I mentioned in the comments section of a blog recently that 70% of women don’t identify as feminists, but that most agree there needs to be equality between the sexes. I asked what feminism could be doing wrong. I didn’t get a real answer. Why, if feminism is nothing more than equality of the sexes, is there this disconnect? I have a few ideas. I will admit I am biased because I dropped the “feminist” label when I couldn’t find a feminism where I could fit in and after realizing a few of the bullet points I’m going to list. I am outspoken about the tactics that well-known feminist bloggers like Amanda Marcotte and Rebecca Watson use to silence their critics.
Here are some of the issues women might have with feminism:
- Feminism is not about equality, it’s about protecting women and portraying them as victims.
Skeptically Left has a great post describing how feminism actually perpetuates a culture of victimhood. Paula Kirby also addresses the paternalistic attitude feminists take toward women and the dogmatic responses to women who disagree with their tactics. When suggesting that women have responsibility for the choices they make, feminist get angry and go on the offensive. One issue where this is clear is body image. Feminists insist that fashion magazines and “beauty” standards in our society are put forth by men who just want women to look a certain way for their pleasure and yet, it’s women who are buying up these magazine. It’s women who are now writing these articles. It was high school girls who were judging other girls based on what they wore, how they looked, how they acted. This leads me to my second point.
- The idea of the Patriarchy is inherently sexist.
The Patriarchy is this unfalsifiable spectre that controls men and women and places them into their gender roles and holds them hostage there. The word “Patriarchy” implies rule by man or masculinity. It places all the blame on one sex despite the upholding of such roles by plenty of women. When asked about gender stereotypes that negatively affect men, higher suicide rates among male victims of abuse or things like the draft, feminists dismiss these questions as “what about teh menz” distractions and claim that they are a result of the patriarchy and feminism will fix those problems (when they get around to it, I guess).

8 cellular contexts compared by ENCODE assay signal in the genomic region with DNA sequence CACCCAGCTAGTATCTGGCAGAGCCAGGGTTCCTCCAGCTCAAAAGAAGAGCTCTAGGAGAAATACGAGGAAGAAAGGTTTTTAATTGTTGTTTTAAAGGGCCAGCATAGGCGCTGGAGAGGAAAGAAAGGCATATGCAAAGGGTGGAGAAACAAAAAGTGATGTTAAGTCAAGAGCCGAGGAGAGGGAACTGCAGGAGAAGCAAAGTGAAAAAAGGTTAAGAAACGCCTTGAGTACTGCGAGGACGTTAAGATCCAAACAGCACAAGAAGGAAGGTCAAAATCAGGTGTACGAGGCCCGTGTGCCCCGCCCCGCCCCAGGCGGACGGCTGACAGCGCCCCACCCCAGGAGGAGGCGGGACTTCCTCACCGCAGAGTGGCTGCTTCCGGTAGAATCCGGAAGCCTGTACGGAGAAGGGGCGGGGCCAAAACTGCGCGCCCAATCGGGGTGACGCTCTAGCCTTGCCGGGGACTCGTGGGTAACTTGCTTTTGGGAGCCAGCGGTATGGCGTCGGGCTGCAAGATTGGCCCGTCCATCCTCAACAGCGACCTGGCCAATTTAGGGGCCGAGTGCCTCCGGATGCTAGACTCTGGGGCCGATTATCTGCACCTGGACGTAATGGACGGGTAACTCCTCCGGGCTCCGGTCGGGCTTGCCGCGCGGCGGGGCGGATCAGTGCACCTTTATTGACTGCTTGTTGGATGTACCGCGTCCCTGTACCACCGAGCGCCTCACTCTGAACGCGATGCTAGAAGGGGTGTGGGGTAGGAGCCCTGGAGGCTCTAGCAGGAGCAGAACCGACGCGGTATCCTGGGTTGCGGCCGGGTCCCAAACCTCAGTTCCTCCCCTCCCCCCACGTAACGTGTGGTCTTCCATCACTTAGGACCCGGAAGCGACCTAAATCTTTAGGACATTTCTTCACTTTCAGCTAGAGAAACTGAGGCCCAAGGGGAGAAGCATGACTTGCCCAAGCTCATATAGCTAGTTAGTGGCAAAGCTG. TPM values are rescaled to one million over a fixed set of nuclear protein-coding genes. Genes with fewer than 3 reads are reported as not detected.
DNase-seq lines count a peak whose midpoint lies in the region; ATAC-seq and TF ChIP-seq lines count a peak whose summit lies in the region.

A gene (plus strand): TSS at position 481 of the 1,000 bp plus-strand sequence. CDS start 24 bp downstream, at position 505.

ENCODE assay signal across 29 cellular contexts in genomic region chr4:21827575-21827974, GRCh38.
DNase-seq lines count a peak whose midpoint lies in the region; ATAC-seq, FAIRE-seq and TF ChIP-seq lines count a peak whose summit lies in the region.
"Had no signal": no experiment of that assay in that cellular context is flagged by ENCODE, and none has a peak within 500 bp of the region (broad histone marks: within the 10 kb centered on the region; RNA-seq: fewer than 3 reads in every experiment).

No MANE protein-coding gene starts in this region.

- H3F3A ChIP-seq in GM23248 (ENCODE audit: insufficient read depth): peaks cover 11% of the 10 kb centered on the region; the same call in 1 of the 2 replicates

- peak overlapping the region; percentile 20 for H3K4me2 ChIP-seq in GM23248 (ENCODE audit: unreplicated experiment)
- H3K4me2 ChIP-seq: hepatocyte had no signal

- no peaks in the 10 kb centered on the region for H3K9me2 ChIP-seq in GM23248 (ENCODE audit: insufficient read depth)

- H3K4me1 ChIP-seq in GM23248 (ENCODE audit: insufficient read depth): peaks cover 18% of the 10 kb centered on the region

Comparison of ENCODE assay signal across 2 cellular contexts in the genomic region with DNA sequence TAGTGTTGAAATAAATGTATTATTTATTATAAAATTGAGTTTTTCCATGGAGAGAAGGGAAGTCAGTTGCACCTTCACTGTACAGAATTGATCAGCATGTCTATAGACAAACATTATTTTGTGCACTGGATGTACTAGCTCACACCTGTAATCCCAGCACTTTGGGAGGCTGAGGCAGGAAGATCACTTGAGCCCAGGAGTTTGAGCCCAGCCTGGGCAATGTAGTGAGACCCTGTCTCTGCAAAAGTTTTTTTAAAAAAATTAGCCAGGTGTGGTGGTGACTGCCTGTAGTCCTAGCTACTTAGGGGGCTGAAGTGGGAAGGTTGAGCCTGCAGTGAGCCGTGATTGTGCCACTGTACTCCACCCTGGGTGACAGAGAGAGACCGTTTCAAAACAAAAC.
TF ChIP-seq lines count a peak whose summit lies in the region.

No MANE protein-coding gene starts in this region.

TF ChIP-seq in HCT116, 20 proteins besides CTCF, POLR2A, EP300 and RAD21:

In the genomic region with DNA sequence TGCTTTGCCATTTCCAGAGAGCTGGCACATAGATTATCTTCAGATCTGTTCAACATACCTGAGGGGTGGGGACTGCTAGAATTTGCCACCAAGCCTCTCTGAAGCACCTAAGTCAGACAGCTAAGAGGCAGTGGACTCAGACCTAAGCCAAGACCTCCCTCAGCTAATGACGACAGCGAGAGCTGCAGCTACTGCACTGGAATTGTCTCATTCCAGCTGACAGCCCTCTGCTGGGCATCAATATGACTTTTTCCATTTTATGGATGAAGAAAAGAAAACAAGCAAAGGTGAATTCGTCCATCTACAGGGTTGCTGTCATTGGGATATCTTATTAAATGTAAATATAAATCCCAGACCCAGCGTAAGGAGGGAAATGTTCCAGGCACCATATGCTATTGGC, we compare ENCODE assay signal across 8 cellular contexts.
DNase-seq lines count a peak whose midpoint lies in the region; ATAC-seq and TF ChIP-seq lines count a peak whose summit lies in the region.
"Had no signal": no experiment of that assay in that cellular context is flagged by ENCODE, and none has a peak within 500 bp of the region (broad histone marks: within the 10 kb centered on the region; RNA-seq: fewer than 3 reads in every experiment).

There’s even this idea that men can’t be feminists but can only be allies and instead of sharing their ideas and opinions about how to achieve equality, they are told their privilege bars them from doing anything other than listening to women.
I won’t argue that women and men have had it equally bad in the past or that women have had just as much freedom as men, or that women aren’t still treated like crap in a lot of places, but blaming just the men while portraying women as innocent victims without agency is sexist toward both men and women.
- Women have it really bad in some places, but it’s sometimes ignored for the sake of “multiculturalism.”
When I hear groups like Secular Women make broad generalizations about “feminism just means equality between the sexes so it’s not up for debate,” they fail to address issues such as multiculturalism in feminism. A large group of liberal, white feminists believe that women in Middle-Eastern Islamic cultures are not really oppressed and to say otherwise is forcing colonialism on those women. Things like FGM and draconian Saudi Arabian customs and laws that forbid women from driving or being out on the streets without a man are also “not up for debate” and they very well should be. Also “not up for debate” would be the faction of transphobic, anti-porn and anti-sex-work feminists who have a lot of media notoriety, like Gloria Steinem and Roseanne Barr, respectively.
- The feminist movement is made up of upper-class white women.
Feminism has largely chosen white leaders and are made up of white groups of women. It is said that pointing this out harms feminism because it causes discord within the movement. One feminist in particular, Amanda Marcotte, has been accused of using material from women of color to rise to fame without acknowledging the work that those women have done.
- Feminists can be really mean to other feminists and they use “check your privilege” as a tactic for shutting up people who question the narrative or who don’t toe the line.